Grow Your Indoor Garden with This Easy Guide to Propagating Plants

Plus, make this stylish, DIY shelf display.

Hanifah Pandu Winata/Shutterstock | Graphic design by Maitane Romagosa for Thrillist

With houseplant projects on the rise lately (there’s a tutorial available for everything from creating homemade planters to building greenery walls to mixing your own potting soil), it only makes sense to expand your plant collection with this straightforward weekend project. Grow new buds using cuttings from your thriving plants and upcycled glass bottles, then display them in a stylish shelf.

While you could continue to multiply your own indoor garden with rooted propagates, a plant grown from a cutting makes a thoughtful, personal gift, too. Better yet, gift an entire propagation shelf to someone considering gardening as a new hobby—it’s a great way to help instill confidence in plant care. No matter how you plan to use your propagation shelf, take a weekend to create one soon. 

Materials

– Houseplant suitable for propagation
– Sharp craft knife or pair of sharp pruning shears
– Plant rooting hormone (optional)
– 3-5 glass bottles
– Wooden shelf
– Screwdriver or power drill
– Screws
– Shelf brackets
– Pencil
– Tape measure or ruler
– Level
– Stud finder (traditional or app version)​​​​​​ 

Steps:

1. Select a suitable houseplant for cuttings
This project uses water as the growing medium for your propagate plants, so do your research and choose a species that will root well in plain water. Make sure whichever plant you choose has reached full maturity, is in good health, and has lots of new, fresh growth for the most promising propagation. Ideally, your selected plant should also be well-adjusted to your home environment, so don’t attempt this with a new addition to your (indoor or outdoor) garden.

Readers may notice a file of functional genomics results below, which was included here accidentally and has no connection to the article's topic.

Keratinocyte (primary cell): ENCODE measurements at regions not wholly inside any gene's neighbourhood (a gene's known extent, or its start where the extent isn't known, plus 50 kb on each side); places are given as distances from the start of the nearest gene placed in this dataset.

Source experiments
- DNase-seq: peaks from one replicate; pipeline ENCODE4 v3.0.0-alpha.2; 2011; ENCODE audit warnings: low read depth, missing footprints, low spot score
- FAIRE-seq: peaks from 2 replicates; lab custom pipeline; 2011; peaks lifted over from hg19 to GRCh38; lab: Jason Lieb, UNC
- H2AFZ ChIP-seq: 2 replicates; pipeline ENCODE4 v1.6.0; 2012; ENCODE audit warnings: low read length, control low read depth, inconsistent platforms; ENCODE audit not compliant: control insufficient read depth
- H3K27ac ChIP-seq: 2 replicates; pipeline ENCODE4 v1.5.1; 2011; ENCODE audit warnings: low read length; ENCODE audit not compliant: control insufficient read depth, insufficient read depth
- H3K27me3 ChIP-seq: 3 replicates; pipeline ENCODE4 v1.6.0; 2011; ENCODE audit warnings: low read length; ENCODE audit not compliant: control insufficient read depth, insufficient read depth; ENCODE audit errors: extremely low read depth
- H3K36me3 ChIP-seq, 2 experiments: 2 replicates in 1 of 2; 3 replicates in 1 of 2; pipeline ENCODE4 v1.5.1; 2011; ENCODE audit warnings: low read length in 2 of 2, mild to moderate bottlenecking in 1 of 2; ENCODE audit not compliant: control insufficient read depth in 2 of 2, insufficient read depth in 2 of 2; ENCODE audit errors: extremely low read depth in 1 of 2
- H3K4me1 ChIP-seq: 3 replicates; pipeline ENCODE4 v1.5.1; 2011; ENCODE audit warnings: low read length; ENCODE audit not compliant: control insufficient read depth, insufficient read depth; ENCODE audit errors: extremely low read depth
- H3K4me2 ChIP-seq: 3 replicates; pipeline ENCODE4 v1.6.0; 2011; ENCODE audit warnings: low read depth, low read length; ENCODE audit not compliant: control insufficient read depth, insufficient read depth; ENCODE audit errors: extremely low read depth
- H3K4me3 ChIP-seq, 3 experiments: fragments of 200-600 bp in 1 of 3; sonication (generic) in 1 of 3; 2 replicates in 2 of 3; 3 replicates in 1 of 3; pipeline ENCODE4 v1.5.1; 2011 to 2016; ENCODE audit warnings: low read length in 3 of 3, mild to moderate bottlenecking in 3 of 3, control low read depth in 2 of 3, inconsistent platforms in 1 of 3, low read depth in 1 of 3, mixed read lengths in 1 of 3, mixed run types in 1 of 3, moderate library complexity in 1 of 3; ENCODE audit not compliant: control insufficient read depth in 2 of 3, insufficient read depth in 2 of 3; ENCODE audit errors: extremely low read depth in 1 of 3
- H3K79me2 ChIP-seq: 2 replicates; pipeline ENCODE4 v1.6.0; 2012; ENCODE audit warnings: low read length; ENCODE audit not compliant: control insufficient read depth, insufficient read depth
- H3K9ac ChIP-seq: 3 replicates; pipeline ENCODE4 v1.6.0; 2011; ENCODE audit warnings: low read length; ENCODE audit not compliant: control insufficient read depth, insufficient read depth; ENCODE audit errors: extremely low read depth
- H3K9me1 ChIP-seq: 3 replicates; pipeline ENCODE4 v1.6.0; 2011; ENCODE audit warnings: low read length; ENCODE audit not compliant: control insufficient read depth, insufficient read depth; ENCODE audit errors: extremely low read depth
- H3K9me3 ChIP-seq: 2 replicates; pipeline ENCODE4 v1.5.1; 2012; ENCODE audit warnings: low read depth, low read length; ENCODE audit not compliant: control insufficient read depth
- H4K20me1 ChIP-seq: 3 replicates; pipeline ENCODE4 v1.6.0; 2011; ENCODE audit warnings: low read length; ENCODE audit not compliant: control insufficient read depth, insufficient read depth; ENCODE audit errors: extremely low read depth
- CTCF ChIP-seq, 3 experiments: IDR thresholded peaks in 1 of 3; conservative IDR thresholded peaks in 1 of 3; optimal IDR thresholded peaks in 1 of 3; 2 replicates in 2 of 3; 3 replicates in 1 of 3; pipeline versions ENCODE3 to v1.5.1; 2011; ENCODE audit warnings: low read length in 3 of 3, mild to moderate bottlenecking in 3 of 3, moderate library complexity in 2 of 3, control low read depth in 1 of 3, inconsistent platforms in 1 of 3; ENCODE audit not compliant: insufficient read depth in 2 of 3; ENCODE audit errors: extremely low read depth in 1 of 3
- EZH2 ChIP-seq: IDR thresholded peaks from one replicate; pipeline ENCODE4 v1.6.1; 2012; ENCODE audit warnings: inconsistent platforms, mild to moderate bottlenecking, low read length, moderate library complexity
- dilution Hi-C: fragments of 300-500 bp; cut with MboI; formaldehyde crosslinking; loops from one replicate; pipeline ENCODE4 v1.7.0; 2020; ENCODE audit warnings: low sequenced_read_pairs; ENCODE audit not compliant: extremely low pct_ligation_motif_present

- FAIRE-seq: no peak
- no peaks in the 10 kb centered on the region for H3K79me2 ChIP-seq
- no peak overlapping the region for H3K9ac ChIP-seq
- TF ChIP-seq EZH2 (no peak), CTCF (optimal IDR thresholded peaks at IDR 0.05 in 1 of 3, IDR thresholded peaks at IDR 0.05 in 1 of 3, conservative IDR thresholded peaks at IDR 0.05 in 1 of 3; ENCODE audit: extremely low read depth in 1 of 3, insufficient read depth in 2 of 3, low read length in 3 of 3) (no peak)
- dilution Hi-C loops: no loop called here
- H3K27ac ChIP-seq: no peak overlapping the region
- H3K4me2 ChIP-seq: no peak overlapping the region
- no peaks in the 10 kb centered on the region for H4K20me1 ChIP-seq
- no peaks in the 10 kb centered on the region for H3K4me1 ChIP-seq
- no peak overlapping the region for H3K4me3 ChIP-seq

Illustration by Maitane Romagosa for Thrillist

2. Clip the plant to create cuttings
Sterilize a sharp craft knife or good pair of shears with rubbing alcohol before cutting your buds. Aim for a clipping that’s three to six inches in length, and snip just below a node (the place where the stem and the leaf meet). Beware of making a cutting that is too long; this may result in a sparse, taller plant as opposed to a fuller, lush product. Remove any leaves that would fall below the water line in your propagation vessel, leaving only the top two to three leaves. If there are any flowers in bloom, clip those away as well. 

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3. Prepare the cuttings for a new vessel
Trim the bottom stem of your cutting to just below the node. At this point, you could use your sharp shears or a sterile craft knife to make a slice through the node—this might help your propagate sprout roots easier. Whether you opt to slice or not, it’s best to dip the node into a bit of rooting hormone (covering about a half-inch of stem) to encourage good growth. 

4. Upcycle a set of glass bottles
Choose a matching set of three to five glass bottles, and measure for a snug fit within your planned shelf. Consider empty mineral water bottles, glass milk jugs, or even mason jars. Run your empties through a dishwasher cycle or wash with mild soap and rinse with warm water before inserting your plants. 

Illustration by Maitane Romagosa for Thrillist

5. Add your plant cuttings to their bottles
Fill each clean glass bottle 90% of the way up with room temperature water, and gently place in one cutting per bottle. While some species of plants might root in a few weeks, others could take longer than a month, so be patient with your propagates. Change the water every week, and gently rub any visible roots with your fingertips to rid them of slimy residue.   

Illustration by Maitane Romagosa for Thrillist

6. Install your propagation shelf
Consider the location of your shelf carefully—you’ll want a space that receives a ton of direct sunlight each day, so a wall just opposite a south-facing window or glass door might be ideal. Locate a set of usable studs, then mark those with a pencil. Measure the length of your shelf, and aim to install your brackets at the stud locations (shoot for two thirds of the way in from the ends of the shelf). Install the brackets using sturdy screws; you may need to drill starter holes into the wall to guide your screws first, but a bit of elbow grease and a good screwdriver will work if you’re without power tools. Hang the shelf, check it with the level, and make necessary adjustments. Then, add your new propagates. 

7. Plant the rooted cuttings
Transfer any rooted propagates to a planter with potting soil, and water as necessary. Wash the glass bottle thoroughly before repeating the process with a new cutting. 

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